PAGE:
Author: Jian, Aoqun
Title: Resonant optical tunneling effect for refractive index sensor applications
Degree: Ph.D.
Year: 2013
Subject: Detectors -- Design and construction.
Hong Kong Polytechnic University -- Dissertations
Department: Department of Applied Physics
Pages: xviii, 156 leaves : ill. ; 30 cm.
Language: English
Abstract: This doctoral study focuses on the theoretical analysis of resonant optical tunneling effect (ROTE) and its potential application for ultrahigh-sensitivity refractive index sensing. More specifically, detailed studies have been conducted on the physical principles from the optics and quantum origins, two sensor device designs using the microfluidic chip and the angled fibers, the analyses of the structural parameters and performance, and the experimental results of the fabricated angled-fiber-based sensor. In the theoretical study of this work, the physical mechanism of the ROTE is examined from two origins nano-optics interpretation and quantum mechanism interpretation. Correspondingly, two theoretical models the transfer matrix model (TMM) and the potential barrier model (PBM) are developed. In this study, the equivalence of the two models is first tested using simple tunneling structures (2 and 3 layers). It is found that they give almost identical results in computing the transmission and reflection properties. For more complicated structures like the 5-layer ROTE structure, the two models share the same period and overlap well after a shift to compensate the phase difference. Through detailed studies of the two models, it is found that TMM is more convenient for simple structures whereas PBM works better for complicated structures.
In the sensor design, two types of ROTE refractometers have been proposed. One utilizes microfluidic chip and the other makes use of a pair of angled optical fibers. Theoretical study shows that the microfluidic chip design has extremely sharp transmission peak and achieves a detectivity of 85,000 RIU⁻¹ about two orders of magnitude higher than the widely-used FabryPerot (FP) etalons and the surface plasmon resonance (SPR) sensors. In case of the angled fiber-based design, the simulation results show that the intensity-based method could reach a detection limit of 10⁻⁷ RIU and the spectrum-based method promises a sensitivity of 81,000 nm/RIU, which are about 10 times larger than the SPR sensors and over 180 times larger than the FP etalons. As the FP and SPR sensors have already demonstrated a detection limit of 10⁻⁴ 10⁻⁷ RIU, it is reasonable to expect the ROTE sensor offers a detection limit up to 10⁻⁶ 10⁻⁹ RIU. In the experimental studies, the angled fiber-based design is adopted due to its simple structure and easy implementation. For comparison, the refractive index sensor based on SPR effect has also been fabricated and obtained a sensitivity of 7,650 nm/RIU. As to the ROTE sensor, the ROTE sensor exhibits a series of peaks in the transmission spectrum. When the polarization state of the incident light is adjusted between the two polarization states, the intensity and position of the transmission peak can be varied significantly, agreeing well with the theoretical predictions. By slightly changing the fiber separation and then monitoring the peak wavelength shift, the sensor achieves an equivalent sensitivity of 3,500 nm/RIU. This work is probably the first systematic study on the physics mechanism of the ROTE. The investigations based on both the nano-optics and the quantum mechanics interpretation not only bring deep insight into the physical understandings of the ROTE, but also reveal an interesting analogy between two distinct fields-optics and quantum theory. This work is also the first attempt to apply the ROTE for sensing applications. Particularly, the experimental studies, though far from perfect, have well demonstrated the great potential of the ROTE sensors in ultrahigh sensitive detection of refractive index. Equipped with such a new working principle, the ROTE sensors may find broad applications in biochemical analysis, food safety and water quality monitoring.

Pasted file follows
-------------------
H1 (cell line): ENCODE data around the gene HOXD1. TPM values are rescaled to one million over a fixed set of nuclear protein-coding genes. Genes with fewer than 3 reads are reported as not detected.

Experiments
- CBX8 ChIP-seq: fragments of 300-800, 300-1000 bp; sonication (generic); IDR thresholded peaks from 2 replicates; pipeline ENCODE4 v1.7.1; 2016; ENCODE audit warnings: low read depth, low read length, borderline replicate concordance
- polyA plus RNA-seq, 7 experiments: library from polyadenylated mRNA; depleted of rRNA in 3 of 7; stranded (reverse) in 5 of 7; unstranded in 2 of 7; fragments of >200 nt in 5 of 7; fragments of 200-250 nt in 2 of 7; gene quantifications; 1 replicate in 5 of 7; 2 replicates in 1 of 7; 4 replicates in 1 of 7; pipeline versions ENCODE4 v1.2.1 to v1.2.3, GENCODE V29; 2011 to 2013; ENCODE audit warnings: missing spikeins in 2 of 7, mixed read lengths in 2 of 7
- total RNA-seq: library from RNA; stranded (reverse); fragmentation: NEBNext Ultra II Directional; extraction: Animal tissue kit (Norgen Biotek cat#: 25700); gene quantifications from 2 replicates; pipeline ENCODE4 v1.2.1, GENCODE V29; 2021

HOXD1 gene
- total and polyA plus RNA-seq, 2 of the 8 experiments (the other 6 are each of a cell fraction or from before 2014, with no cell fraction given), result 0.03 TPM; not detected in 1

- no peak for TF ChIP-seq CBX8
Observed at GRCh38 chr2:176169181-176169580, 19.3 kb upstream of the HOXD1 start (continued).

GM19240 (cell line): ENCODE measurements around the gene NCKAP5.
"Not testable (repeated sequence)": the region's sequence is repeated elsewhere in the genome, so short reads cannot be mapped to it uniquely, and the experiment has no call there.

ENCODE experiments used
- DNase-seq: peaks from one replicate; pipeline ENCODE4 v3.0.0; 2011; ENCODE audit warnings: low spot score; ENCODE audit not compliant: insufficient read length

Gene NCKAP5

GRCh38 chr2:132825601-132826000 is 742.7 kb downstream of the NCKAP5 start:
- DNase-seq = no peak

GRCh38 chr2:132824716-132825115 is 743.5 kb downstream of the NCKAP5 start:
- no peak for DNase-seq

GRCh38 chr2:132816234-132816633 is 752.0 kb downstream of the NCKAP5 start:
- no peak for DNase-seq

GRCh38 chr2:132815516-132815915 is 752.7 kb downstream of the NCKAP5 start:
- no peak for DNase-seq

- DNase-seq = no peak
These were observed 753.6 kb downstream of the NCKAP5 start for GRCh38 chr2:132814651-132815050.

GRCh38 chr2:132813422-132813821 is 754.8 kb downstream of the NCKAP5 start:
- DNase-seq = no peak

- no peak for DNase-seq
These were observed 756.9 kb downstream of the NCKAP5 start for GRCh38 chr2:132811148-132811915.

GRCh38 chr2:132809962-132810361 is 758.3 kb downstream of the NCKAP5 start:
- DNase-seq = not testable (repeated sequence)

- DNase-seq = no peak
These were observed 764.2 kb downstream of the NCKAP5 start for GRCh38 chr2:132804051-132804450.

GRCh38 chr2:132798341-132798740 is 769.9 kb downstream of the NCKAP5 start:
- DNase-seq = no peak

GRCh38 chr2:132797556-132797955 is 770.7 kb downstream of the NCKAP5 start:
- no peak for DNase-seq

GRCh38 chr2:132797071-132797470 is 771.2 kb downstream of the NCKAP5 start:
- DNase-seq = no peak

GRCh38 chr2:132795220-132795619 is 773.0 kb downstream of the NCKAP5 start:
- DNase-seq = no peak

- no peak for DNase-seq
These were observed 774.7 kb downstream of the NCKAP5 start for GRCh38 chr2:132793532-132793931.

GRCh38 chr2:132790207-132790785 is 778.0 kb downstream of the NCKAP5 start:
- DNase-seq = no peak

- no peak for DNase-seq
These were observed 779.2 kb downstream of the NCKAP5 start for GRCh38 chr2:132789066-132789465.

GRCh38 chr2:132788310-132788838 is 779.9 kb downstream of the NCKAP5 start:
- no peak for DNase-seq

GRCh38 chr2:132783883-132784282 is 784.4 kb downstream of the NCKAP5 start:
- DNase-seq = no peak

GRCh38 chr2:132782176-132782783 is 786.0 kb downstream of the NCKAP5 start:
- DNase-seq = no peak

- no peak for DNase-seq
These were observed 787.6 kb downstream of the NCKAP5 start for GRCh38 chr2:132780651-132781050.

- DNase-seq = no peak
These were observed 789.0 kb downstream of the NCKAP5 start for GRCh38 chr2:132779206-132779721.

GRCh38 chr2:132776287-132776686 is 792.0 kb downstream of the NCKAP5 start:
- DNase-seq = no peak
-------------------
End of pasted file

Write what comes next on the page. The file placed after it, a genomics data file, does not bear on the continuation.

Rights: All rights reserved
Access: open access

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